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Ignoratio Elenchi

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Posts posted by Ignoratio Elenchi

  1. You'll probably have to be less vague if you are opposed to some specific rights for homosexuals or something.Anyway, the answer is no, it wouldn't matter to me. Why would it? If someone was born homosexual, or they "became" homosexual because of some childhood experience (which I wouldn't characterize as "damage" fwiw) what difference should that make in terms of their rights and protections under the law? They're still homosexual, either way.This is like asking what percentage of handicapped people were born that way, and what percentage became handicapped because of some childhood accident. What difference would that make in terms of the rights they deserve as an adult?

    I undestand IE, not sure how old you are and I'm not talking down to you but the gay rights movement in the late 80s/early 90s was predicated on them being born that way. If you said it was a choice they attacked you. And all I'm saying is that there is a difference between a genetic gene of some kind and turning out that way because of influences both good and bad that one experinces in their lives. Forget the rights IE, I'm not against any of that really I'm not. But I am interested in the psychology of the whole thing. The part I don't want to get into in this thread is the relative newness and changing fields of psychology. That "science" is constantly changing and I am interested in the link psychologically in a person becoming homosexuality due to events as they were children. Can you understand that or no?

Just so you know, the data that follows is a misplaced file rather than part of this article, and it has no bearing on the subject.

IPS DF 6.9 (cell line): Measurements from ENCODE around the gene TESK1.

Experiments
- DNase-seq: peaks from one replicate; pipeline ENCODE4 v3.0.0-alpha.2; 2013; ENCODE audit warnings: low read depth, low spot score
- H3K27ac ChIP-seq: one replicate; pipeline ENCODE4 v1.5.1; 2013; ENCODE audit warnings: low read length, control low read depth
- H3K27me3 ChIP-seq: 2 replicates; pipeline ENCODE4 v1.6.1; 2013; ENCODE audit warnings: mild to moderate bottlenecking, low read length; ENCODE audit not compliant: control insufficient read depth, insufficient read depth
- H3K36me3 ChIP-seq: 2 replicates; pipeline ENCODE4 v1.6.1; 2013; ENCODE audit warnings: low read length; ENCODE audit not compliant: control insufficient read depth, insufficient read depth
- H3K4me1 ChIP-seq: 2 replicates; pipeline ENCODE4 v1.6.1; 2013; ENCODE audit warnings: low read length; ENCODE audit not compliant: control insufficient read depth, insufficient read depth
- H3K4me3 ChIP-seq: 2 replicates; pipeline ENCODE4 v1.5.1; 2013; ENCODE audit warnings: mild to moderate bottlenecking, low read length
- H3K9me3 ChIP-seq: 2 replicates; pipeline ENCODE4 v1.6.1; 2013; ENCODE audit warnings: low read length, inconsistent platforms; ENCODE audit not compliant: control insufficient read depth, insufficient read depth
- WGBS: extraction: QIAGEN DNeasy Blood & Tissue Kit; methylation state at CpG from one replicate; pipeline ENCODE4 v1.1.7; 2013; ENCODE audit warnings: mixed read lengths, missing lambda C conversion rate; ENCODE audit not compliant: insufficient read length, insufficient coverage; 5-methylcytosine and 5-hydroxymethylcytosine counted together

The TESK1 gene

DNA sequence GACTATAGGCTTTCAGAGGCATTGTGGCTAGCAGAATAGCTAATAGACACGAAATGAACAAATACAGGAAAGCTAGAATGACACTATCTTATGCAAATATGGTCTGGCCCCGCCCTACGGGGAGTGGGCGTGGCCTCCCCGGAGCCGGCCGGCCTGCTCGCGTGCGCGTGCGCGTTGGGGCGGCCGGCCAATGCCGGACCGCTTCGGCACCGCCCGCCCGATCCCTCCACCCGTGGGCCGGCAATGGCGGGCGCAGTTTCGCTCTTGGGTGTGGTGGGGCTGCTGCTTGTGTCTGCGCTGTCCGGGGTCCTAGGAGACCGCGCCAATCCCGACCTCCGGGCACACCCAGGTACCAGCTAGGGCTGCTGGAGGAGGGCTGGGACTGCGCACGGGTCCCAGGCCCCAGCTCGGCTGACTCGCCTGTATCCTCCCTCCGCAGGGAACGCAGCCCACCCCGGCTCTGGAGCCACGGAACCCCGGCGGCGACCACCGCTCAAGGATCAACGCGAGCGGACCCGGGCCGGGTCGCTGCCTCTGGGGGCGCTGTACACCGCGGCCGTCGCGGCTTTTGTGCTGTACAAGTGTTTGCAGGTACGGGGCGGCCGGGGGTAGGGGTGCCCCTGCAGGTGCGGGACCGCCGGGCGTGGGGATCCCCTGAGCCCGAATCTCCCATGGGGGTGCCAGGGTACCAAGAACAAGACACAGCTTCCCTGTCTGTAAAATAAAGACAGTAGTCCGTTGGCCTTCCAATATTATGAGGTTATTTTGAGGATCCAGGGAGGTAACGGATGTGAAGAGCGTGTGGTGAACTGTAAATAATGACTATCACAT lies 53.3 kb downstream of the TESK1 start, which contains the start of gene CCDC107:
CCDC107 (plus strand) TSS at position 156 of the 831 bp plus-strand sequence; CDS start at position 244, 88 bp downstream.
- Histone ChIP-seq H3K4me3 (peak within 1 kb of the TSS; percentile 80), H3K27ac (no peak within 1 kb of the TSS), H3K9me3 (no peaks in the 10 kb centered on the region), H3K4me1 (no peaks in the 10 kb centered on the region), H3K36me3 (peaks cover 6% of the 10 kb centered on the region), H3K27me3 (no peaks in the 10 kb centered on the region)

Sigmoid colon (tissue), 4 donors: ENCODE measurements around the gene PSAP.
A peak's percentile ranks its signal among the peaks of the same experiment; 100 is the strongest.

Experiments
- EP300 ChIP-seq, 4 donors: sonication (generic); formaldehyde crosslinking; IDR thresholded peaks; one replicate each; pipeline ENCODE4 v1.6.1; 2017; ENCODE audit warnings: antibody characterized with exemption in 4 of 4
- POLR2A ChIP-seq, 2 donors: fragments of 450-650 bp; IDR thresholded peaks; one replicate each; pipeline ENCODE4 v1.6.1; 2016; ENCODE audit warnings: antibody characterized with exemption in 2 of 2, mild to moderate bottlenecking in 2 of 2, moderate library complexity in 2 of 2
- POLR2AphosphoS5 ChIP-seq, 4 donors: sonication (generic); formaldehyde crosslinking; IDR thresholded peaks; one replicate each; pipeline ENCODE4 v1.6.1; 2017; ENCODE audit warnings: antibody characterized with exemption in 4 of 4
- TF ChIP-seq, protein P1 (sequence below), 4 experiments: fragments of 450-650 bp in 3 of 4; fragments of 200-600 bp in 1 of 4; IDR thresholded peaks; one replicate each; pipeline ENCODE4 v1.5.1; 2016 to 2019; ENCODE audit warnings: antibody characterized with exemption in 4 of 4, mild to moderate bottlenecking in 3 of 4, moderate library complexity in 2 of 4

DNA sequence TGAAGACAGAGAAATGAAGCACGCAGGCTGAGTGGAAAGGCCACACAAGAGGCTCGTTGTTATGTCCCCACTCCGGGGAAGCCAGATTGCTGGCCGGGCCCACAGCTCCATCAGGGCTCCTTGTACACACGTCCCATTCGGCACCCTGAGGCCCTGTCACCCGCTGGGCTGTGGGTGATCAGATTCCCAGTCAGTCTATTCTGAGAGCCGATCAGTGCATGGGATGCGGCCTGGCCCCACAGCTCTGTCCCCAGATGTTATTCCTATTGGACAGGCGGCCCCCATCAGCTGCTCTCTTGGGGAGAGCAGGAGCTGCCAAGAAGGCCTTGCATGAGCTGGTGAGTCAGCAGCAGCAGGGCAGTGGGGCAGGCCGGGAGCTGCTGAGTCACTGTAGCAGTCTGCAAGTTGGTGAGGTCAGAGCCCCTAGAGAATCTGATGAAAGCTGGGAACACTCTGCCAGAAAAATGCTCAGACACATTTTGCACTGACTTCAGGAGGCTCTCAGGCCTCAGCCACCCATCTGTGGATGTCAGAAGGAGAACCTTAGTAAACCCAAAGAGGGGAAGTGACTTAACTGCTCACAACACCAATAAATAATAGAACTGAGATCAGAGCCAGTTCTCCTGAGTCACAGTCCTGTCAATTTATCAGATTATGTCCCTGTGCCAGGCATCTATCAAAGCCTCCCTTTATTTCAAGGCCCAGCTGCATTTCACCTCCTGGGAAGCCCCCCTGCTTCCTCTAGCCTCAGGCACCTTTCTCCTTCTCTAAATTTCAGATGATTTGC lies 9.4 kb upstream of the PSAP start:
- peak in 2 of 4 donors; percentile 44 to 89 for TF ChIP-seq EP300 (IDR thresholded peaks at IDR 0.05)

Sure, if you just think it's interesting to wonder whether people are born gay or become gay, I totally understand that. But you're the one who's brought up the rights aspect twice now, which makes me believe there's more to your question. Homosexuality isn't a choice. That's a ridiculous argument invented by people with an antihomosexual agenda. The only question is whether they are born gay or become gay. I agree that's an interesting question but it has nothing to do with equal rights or anything.
  2. .I believe a good percentage but certainly not an majority of homosexuals either choose to become gay because of maybe being rejected by their first relationship with the opposite sex.

    Wasn't everyone turned down on their first try?
    Yes Moops, we all were, but it impacts everyone differently. I believe that a certain percentage and it might not be a lot but a certain percentage of folks that claim to be homosexuals, got that way by things that happened in their childhood, both good and bad. Maybe the 1st person that they could identify with happened to be the same sex and they developed true feelings of love for that person and then act on it. That seems like a very normal natural loving way to possibly enter being a homosexual, I don't think all of them were molested along the way. I'm interested in truth and to just take the word of "Born that way"...sorry but I gotta ask more questions.